Are you willing to do the work to change?

change your life

“If you always do what you’ve always done, you’ll always get what you’ve always got.” Henry Ford

In 2003 and 2013, seeking change in my life, I went to Brazil to see the medium Joao de Deus [John of God] at the Casa de Dom Ignacio de Loyola.

The Casa is a place where miraculous cures regularly occur. It’s also a place of kindness and acceptance of people from all over the world.

So I was surprised to read an interview with John of God in which, when asked what determines if a person gets cured, his answer was “merit.”

I had to think long and hard about that. Surely possible cures would not be intentionally withheld.

So my interpretation of “merit” was that the patients must do the work they need to do to achieve and maintain health:

Gay rights: let indigenous people lead the way

gay rightsMore and more, modern people are turning to indigenous teachings to learn a better way to live. Perhaps acceptance of gay rights could be the next lesson.

Here are a few things Native Americans have already contributed:

  • The Great Law of Peace of the Iroquois Nation was the model for the United States Constitution.
  • Native Americans were the original environmentalists. Care of the earth was so ingrained in their way of life that they didn’t even have a separate word for it.
  • In making decisions, Native peoples would first ask how it would affect their descendents 7 generations into the future.
  • Though they generally had separate roles, women were honored members of most tribes and could own property.
  • Healing the whole person, body, mind and spirit was how they approached illness.
  • The earth, and women, were viewed as sacred.
  • They taught acceptance instead of judgment.

Many Native American and First Nations cultures accepted gender variation. In fact, lesbians and homosexuals were often considered sacred.

Yet, in spite of the U.S. Supreme Court’s landmark 2015 ruling in Obergefell v. Hodges conferring the right to marry to same-sex couples, many in the United States still oppose same-sex unions.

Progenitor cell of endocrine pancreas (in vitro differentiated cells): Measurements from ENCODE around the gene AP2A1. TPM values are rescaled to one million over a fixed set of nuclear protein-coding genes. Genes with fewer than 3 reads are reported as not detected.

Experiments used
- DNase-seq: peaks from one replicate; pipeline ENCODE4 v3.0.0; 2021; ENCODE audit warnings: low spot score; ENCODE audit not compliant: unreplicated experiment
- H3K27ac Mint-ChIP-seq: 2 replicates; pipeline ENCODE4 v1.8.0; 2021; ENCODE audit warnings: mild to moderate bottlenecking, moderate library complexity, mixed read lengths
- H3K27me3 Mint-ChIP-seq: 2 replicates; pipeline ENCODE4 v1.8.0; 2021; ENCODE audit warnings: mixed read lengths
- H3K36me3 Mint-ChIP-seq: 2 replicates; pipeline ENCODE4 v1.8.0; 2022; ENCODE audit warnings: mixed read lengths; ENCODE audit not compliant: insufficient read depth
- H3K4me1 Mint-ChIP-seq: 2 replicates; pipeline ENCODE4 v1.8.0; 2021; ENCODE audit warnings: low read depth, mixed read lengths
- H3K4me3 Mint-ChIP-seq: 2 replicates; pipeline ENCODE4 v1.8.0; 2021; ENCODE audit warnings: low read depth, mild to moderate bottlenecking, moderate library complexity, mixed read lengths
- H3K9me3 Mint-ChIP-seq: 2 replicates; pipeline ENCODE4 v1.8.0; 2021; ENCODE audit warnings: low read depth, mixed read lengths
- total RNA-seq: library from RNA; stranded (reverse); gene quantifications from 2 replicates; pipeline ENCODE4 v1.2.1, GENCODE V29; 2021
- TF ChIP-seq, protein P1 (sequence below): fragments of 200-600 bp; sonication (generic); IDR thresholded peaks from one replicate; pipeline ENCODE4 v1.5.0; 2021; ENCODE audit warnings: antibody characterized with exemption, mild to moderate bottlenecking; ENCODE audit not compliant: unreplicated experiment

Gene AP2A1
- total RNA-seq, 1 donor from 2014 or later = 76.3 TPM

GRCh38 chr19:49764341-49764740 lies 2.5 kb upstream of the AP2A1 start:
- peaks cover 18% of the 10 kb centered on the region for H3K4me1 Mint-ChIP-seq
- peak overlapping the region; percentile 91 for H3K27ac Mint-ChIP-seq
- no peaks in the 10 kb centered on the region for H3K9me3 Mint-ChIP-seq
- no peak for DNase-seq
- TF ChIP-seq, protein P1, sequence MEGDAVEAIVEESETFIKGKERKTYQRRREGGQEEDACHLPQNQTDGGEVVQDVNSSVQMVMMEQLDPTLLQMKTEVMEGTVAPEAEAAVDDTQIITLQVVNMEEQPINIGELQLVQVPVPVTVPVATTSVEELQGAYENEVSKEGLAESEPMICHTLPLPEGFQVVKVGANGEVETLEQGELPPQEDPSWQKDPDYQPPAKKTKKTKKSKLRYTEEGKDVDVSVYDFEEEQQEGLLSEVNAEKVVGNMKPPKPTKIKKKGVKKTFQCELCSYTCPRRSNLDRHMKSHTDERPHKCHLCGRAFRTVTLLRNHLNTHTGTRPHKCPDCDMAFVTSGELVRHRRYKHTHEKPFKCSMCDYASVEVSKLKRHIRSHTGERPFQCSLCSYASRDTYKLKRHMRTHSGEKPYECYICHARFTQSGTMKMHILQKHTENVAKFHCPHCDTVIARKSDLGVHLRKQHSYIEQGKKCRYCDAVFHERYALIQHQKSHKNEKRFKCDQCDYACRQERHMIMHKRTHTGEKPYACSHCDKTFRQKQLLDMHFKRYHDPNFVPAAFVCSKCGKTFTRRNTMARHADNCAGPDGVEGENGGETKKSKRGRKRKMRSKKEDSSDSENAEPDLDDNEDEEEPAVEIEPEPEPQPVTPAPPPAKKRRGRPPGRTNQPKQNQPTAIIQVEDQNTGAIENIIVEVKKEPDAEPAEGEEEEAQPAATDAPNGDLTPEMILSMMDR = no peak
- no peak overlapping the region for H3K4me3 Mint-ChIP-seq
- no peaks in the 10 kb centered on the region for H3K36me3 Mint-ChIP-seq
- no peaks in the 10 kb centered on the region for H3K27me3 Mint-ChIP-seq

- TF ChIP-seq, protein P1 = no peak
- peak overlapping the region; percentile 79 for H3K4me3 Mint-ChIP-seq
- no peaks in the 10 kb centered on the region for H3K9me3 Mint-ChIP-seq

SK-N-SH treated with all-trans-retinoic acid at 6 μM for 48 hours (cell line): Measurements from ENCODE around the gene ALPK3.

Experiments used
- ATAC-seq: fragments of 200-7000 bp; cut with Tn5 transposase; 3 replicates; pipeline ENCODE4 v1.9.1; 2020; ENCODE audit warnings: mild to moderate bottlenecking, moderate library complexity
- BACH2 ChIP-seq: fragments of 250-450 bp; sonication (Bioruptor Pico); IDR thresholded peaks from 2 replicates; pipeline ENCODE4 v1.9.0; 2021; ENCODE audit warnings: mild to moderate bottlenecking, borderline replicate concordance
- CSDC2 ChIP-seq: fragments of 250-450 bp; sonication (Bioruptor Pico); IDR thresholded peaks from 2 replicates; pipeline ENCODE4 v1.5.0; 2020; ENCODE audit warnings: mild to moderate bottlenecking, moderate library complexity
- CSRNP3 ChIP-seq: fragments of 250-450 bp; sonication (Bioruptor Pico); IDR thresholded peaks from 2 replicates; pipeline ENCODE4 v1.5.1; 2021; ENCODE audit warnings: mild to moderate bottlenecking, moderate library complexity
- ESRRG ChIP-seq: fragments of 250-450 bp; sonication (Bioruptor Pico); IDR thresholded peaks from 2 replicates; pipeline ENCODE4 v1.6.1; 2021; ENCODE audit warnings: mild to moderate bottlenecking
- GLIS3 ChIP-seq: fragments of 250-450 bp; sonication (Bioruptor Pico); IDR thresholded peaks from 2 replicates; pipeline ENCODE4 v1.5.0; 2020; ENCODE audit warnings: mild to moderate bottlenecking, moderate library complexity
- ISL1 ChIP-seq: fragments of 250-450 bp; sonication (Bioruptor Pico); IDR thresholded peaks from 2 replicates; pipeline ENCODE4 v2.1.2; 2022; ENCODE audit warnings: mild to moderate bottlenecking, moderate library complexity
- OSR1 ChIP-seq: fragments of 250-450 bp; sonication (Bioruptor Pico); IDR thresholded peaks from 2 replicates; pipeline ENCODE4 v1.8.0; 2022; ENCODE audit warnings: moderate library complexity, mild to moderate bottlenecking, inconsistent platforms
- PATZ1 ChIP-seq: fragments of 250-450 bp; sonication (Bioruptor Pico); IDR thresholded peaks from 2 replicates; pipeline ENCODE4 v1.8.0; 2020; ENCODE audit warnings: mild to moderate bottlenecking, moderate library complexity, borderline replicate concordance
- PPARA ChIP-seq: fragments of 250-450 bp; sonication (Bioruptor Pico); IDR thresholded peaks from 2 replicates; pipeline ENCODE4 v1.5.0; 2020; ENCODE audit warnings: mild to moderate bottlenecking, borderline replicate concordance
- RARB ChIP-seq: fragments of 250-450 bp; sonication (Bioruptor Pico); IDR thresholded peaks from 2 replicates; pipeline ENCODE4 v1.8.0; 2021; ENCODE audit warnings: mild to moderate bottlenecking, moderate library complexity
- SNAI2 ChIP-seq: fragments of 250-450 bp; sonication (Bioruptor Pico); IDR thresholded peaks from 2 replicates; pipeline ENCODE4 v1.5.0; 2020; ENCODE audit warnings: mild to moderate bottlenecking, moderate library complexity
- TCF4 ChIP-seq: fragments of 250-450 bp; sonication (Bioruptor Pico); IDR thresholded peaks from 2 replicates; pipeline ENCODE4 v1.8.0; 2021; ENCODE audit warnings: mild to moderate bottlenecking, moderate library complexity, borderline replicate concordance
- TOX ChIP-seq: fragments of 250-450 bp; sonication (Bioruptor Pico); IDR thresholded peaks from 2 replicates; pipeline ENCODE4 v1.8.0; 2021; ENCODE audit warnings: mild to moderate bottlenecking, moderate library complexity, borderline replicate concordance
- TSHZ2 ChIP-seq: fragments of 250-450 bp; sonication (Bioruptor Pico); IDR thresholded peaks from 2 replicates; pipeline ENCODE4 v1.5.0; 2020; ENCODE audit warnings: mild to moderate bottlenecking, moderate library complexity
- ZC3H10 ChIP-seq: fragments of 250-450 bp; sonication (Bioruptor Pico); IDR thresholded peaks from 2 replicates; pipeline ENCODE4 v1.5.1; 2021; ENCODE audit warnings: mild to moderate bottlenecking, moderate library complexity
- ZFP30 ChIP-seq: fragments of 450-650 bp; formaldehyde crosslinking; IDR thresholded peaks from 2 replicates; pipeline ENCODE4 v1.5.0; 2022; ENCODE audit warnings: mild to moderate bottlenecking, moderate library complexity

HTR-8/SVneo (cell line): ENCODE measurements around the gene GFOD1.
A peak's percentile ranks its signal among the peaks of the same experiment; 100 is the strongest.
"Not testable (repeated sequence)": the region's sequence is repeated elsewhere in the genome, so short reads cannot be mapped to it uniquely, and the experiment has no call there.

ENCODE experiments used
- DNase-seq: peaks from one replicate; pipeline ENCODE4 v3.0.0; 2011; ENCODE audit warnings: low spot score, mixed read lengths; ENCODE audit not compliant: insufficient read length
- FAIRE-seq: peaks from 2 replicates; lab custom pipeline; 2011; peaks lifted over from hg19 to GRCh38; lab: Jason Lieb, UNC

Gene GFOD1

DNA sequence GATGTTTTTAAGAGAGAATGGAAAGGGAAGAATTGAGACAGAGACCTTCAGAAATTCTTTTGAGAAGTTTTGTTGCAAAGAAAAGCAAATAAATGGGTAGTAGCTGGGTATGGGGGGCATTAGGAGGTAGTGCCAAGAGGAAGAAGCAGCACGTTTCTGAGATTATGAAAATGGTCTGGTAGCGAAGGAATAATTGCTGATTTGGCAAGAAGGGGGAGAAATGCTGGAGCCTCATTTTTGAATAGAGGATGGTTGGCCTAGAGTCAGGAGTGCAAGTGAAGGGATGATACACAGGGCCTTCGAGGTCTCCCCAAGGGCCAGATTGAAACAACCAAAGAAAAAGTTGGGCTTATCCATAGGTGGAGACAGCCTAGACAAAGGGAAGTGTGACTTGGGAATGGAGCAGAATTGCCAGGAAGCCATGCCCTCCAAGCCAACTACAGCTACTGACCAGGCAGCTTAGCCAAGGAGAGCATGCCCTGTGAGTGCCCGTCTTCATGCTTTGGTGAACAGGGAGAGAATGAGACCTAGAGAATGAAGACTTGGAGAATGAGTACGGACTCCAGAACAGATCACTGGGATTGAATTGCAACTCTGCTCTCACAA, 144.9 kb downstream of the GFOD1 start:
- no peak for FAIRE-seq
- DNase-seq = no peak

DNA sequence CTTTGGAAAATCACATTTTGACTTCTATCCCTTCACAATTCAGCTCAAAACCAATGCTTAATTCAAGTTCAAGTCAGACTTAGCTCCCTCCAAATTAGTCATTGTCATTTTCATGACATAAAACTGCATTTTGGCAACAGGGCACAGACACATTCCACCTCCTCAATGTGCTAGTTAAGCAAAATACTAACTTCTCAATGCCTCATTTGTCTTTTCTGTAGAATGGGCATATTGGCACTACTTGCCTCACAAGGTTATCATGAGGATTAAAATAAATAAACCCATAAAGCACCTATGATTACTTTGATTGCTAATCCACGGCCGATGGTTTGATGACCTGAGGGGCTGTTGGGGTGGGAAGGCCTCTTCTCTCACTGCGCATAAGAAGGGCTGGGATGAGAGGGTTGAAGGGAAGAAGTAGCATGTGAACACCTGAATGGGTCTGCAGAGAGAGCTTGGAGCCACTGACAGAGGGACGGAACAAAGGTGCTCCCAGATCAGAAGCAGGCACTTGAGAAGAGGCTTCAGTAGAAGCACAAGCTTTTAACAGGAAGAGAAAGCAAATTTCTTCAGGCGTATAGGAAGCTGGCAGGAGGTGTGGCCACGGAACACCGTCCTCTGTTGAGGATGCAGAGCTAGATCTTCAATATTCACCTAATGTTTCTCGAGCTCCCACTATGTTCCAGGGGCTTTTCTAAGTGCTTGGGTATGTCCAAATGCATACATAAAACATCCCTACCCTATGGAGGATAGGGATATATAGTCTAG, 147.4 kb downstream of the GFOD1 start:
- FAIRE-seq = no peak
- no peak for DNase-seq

We have so much to learn.

New year, new you?

new you

There’s a lot of talk of “new year’s resolutions” these days. Probably because the new year seems a good time to create a “new you.”

What is a “new you?” That is a personal question that each must answer for themselves.

For me, it has to do with qualities of being rather than getting a new wardrobe or hairstyle. Those things have their place, but if you’re a reader of this blog, you probably want to look a little deeper at your life.

I always strive to be a better version of myself: less judgmental, more compassionate and forgiving, kinder, more nurturing. The list goes on.

One of my frequent prayers is for help in taking my spiritual work to the next level, and I think developing qualities like that are excellent hallmarks of a spiritual life.

Food for thought. But yes, I also want to lose the five pounds I gained over the holidays!

So now on to the practical tips for making change:

Happy Holidays!

Molly card

7 ways to celebrate the Winter Solstice

Winter solstice“Winter Solstice is the time when light is born out of the womb of winter’s darkness.” Mara Freeman, in Kindling the Celtic Spirit: Ancient Traditions to Illumine Your Life Through the Seasons

To original peoples around the world the Winter Solstice is a time of great celebration.   This year it takes place on December 21.

It signifies the return of the sun through longer days and shorter nights until the sun reaches its zenith at the Summer Solstice.

Many ancient cultures considered it to be the true beginning of the “new year.”

It’s something modern society takes for granted, and may not even notice. We always assume the sun will rise and set every day. But what if it didn’t?

What if it gave up because we never said, “Thank you!”